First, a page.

It’s known that you should never judge a book by its cover, but when it comes to textbooks, it would really help to know what you’re getting yourself into. We wouldn’t mind spending $100 on a textbook if it accurately described the class. Here is what we think textbooks should actually look like. Left is the actual textbook, and right is our version of what it should really look like.
After spending half a semester discussing monkeys and their eating habits, cuddling with stuffed animals (that do not resemble apes, gibbons, cercopithecine monkeys or anything of the kind) seems very, very appealing. Yes, reading the textbook will help understand the material, but attempting to decipher the scientific names for what we always simply called “monkeys” does a good job of putting us to sleep.
Computer Science 9A
When you’re heavily engrossed in a computer science course, you quickly start to realize that typing away on your computer takes up most of your Friday nights. Soon, your thoughts are the only things that keep you company, and you become acquainted with the solitude. It’s OK — your computer probably has better battery life than your friends, anyway.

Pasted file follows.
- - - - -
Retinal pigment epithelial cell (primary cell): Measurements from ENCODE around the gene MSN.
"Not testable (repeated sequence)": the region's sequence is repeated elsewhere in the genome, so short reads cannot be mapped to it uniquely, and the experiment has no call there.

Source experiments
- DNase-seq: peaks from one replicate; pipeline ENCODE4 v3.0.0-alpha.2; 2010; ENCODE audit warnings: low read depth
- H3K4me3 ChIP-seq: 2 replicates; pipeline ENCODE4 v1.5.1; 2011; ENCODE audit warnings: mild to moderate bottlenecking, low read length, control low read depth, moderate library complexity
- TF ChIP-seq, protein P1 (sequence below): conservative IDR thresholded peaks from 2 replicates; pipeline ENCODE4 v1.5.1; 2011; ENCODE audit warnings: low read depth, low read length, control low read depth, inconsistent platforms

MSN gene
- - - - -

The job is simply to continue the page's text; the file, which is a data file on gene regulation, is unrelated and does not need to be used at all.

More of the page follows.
Electrical Engineering and Computer Sciences 149/249A
Sometimes, learning about electrical engineering can be more appealing than talking to a human being. You’ll probably end up building your next friend, anyway. Why socialize with ordinary humans?
Turning the page of a literature book doesn’t have the same appeal as it does in a coffee shop with the background noise of random chatter from other ambitious English majors and journalists. You quickly realize that cafes and coffee shops become your new home — and that is completely OK; just keep working on your novel.
Math 1BBefore this course, you never needed the solution manual. Going online to figure out the derivative was unheard of! But then you enrolled in Math 1B, and Wolfram Alpha became your new best friend.
Political Science 2
In the world of politics, where everything is constantly changing, there’s always new information to learn, and it doesn’t help when the course covers multiple governments of multiple countries all at once. The question isn’t what to highlight, but rather, what do you NOT highlight? In our opinion, political science books should really come with a free subscription to highlighters.
Undergraduate Business Administration 10
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